Mathematical Techniques for Computer Science Applications
CSCIGA.1180
Tuesday 6:008:20.
Warren Weaver Hall room 101.
Professor Ernest Davis
Reaching Me
 Email:
 phone: (212) 9983123
 office: 329 Warren Weaver Hall
Office hours: Wed 10:0012:00, Thu 3:004:00
Tutoring Session
An optional tutoring session will meet Fridays 56 (except July 7, since
there is no class meeting July 4). The instructor will be
Azam Asl. The tutoring session
will meet in room 101, except August 4, when it will meet in room 317.
Textbooks:
Ernest Davis,
Linear Algebra and Probability for Computer Science Applications,
CRC Press, 2012. Please note the
List of Errata .
Amos Gilat,
MATLAB: An Introduction with Applications, Wiley.
Any edition is OK. Inexpensive used copies are available online.
Course code library
Online documentation for MATLAB:
Getting Started with MATLAB
Matlab freeware clones:
GNU Octave
Scilab
Students have occasionally reported incompatibilities with Octave. I have not
received any complaints about Scilab.
You may use Python and NumPy for programming assignments if you want, but
you should make sure that you understand Matlab, since there may be problem
sets and exam questions that involve Matlab.
Class email list
You should be automatically subscribed to the
class email list
If not, go to this link, and subscribe manually.
Prerequisites:
None.
Description
This course gives an introduction to theory, computational techniques, and
applications of linear algebra, probability and statistics. These three
areas of continuous mathematics are critical in many parts of computer
science, including machine learning, scientific computing, computer vision,
computational biology, computational finance,
natural language processing, and computer graphics.
The course will teach a specialized language for mathematical computation,
such as MATLAB, and will discuss how the language can be used for
computation and for graphical output. No prior knowledge of linear algebra,
probability, or statistics is assumed.
Schedule
Date  Topic  Required Reading  Assignment 
Part I: Linear Algebra 
May 23  Matlab Vectors  Chaps 1, 2 

May 30  Matrices  Chap 3 

June 6  Linear algebra  Chap 4 part I  Prog 1 DUE

June 13  Solving linear equations  Chap 5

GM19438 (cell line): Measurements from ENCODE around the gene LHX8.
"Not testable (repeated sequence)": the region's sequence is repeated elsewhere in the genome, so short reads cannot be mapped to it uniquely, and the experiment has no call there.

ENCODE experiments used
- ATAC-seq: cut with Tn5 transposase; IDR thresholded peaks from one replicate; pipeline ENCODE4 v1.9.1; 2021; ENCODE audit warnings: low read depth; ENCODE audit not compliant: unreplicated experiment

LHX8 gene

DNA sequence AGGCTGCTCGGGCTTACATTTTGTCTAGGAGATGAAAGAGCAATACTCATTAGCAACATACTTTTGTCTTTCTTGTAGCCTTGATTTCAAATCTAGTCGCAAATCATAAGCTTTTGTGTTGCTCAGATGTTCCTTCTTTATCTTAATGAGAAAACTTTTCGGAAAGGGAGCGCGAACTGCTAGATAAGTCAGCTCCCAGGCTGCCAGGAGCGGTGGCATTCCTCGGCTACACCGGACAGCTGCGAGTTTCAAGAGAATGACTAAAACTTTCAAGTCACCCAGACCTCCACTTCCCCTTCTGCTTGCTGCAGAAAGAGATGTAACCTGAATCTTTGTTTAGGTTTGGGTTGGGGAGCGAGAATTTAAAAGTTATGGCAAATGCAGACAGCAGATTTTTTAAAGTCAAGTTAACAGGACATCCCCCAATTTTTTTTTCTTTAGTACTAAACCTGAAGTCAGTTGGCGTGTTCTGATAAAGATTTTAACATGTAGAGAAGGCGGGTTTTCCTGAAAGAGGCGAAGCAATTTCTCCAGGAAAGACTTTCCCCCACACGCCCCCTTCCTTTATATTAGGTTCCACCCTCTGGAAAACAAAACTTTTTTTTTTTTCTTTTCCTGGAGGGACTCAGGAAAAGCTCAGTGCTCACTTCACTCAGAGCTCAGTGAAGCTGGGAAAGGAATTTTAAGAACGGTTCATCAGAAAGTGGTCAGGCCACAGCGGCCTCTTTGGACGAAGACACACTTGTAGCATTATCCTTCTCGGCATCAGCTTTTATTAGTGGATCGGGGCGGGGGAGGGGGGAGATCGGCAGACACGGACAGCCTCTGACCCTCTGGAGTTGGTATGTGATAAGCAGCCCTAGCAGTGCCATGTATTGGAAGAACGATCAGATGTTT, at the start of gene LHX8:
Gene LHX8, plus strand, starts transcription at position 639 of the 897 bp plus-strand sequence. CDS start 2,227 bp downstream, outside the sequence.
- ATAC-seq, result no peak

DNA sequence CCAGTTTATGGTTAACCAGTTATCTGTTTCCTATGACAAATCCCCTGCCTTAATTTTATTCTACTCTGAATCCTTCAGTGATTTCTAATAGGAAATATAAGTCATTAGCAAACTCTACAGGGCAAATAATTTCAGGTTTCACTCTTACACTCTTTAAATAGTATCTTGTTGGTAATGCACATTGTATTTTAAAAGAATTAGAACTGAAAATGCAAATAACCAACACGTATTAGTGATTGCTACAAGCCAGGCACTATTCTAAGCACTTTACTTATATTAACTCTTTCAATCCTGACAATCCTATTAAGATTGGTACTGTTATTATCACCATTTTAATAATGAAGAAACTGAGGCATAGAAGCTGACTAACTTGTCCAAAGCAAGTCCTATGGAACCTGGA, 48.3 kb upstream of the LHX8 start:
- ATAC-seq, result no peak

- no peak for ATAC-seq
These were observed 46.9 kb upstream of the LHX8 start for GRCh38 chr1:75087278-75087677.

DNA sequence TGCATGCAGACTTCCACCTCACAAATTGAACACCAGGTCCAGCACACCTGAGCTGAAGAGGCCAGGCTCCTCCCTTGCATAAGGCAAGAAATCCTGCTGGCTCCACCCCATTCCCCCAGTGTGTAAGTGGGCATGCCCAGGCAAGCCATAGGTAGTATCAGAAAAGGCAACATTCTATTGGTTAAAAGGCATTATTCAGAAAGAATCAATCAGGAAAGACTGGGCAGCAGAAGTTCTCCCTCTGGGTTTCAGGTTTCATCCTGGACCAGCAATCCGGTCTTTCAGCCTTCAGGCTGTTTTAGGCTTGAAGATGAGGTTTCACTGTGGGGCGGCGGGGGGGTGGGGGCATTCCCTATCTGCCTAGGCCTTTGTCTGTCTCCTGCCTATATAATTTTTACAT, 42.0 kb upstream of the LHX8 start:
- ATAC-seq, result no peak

Hwk 2 DUE

June 20  Geometry  Chap 6  Prog2 DUE

June 27  Change of basis Discrete Fourier transform
Singular value decomposition  Chap 7  Hwk3 DUE

July 4  INDEPENDENCE DAY NO CLASS

Part II: Probability 
July 11  Basic Probability  Chap 8  Prog3 DUE

July 18  Numerical random variables
 Chap. 9  Hwk4 DUE

July 25  Statistics Monte Carlo methods MLE
 Chap. 11, 12, 14


August 1  Information theory Markov models  Chap 10, 13
 Prog4 DUE Hwk5 DUE

August 8  FINAL EXAM

Requirements
Programming assignments (40% of the grade).
Biweekly exercises (10% of the grade).
Final exam. (50% of the grade).
Assignments
Homeworks and programming assignments are due at the start of class on their
due date. They may be submitted up to 1 week late, with a penalty of 1
point out of 10.
Exercise 1 Not to hand in.
Programming assignment 1. Due June 6
Problem Set 2 . Due June 13
Programming assignment 2. Due June 20
Problem Set 3 . Due June 27
Programming assignment 3. Due July 11
Sample Output for Programming Assignment 3
Problem Set 4 . Due July 18
Programming assignment 4. Due July 25
Problem Set 5 . Due August 1
Final Exam
The final exam will be given August 8, 6:008:20. It will be closed book and
closed notes. A sample exam is on the NYU Clases site.
List of topics for final exam
Students with Disabilities
Academic accommodations are available for students with disabilities.
Please contact the Moses Center for Students with Disabilities (2129984980
or mosescsd@nyu.edu) for further information. Students who are requesting
academic accommodations are advised to reach out to the Moses Center
as early as possible in the semester for assistance.
Cheating
You may discuss any of the assignments with your classmates (or anyone else)
but all work for all assignments must be
entirely your own. Any sharing or copying of assignments will be
considered cheating. By the rules of the Graduate School of Arts and Science,
I am required to report any incidents of cheating to the department.
My policy is that any incident of cheating will result in the
student getting a grade of F for the course.
The second incident, by GSAS rules, will result
in expulsion from the University.